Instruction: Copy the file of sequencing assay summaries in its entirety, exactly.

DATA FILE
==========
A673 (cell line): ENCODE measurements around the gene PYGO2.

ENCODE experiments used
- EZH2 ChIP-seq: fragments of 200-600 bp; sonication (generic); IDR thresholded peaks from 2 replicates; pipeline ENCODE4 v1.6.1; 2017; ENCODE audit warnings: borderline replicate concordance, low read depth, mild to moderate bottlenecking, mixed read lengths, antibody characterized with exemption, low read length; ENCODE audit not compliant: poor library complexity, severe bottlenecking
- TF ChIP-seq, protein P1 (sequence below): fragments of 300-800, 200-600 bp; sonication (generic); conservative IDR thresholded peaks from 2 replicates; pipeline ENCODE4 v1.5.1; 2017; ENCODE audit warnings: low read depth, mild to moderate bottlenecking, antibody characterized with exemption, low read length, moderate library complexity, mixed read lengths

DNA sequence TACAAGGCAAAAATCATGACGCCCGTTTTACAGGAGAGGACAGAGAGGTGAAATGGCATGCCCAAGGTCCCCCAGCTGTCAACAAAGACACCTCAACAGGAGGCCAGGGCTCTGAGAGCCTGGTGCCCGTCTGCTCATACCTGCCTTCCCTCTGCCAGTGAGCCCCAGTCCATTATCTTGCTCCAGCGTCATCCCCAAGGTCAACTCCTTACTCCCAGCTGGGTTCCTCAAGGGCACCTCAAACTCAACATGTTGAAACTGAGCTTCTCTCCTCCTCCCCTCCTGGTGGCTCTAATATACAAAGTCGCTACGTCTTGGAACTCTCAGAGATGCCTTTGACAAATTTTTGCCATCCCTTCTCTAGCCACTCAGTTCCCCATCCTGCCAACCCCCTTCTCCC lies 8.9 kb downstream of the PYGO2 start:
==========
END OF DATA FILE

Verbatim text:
A673 (cell line): ENCODE measurements around the gene PYGO2.

ENCODE experiments used
- EZH2 ChIP-seq: fragments of 200-600 bp; sonication (generic); IDR thresholded peaks from 2 replicates; pipeline ENCODE4 v1.6.1; 2017; ENCODE audit warnings: borderline replicate concordance, low read depth, mild to moderate bottlenecking, mixed read lengths, antibody characterized with exemption, low read length; ENCODE audit not compliant: poor library complexity, severe bottlenecking
- TF ChIP-seq, protein P1 (sequence below): fragments of 300-800, 200-600 bp; sonication (generic); conservative IDR thresholded peaks from 2 replicates; pipeline ENCODE4 v1.5.1; 2017; ENCODE audit warnings: low read depth, mild to moderate bottlenecking, antibody characterized with exemption, low read length, moderate library complexity, mixed read lengths

DNA sequence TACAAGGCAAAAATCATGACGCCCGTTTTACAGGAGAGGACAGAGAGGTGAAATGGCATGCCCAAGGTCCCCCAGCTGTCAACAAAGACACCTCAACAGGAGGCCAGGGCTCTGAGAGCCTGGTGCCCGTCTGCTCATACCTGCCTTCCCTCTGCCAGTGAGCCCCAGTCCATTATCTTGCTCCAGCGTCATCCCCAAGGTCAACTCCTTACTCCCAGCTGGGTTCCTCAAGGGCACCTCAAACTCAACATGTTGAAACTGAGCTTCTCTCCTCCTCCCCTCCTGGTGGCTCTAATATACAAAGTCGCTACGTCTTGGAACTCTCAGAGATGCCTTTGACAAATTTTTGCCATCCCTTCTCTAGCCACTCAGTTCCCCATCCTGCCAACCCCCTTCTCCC lies 8.9 kb downstream of the PYGO2 start: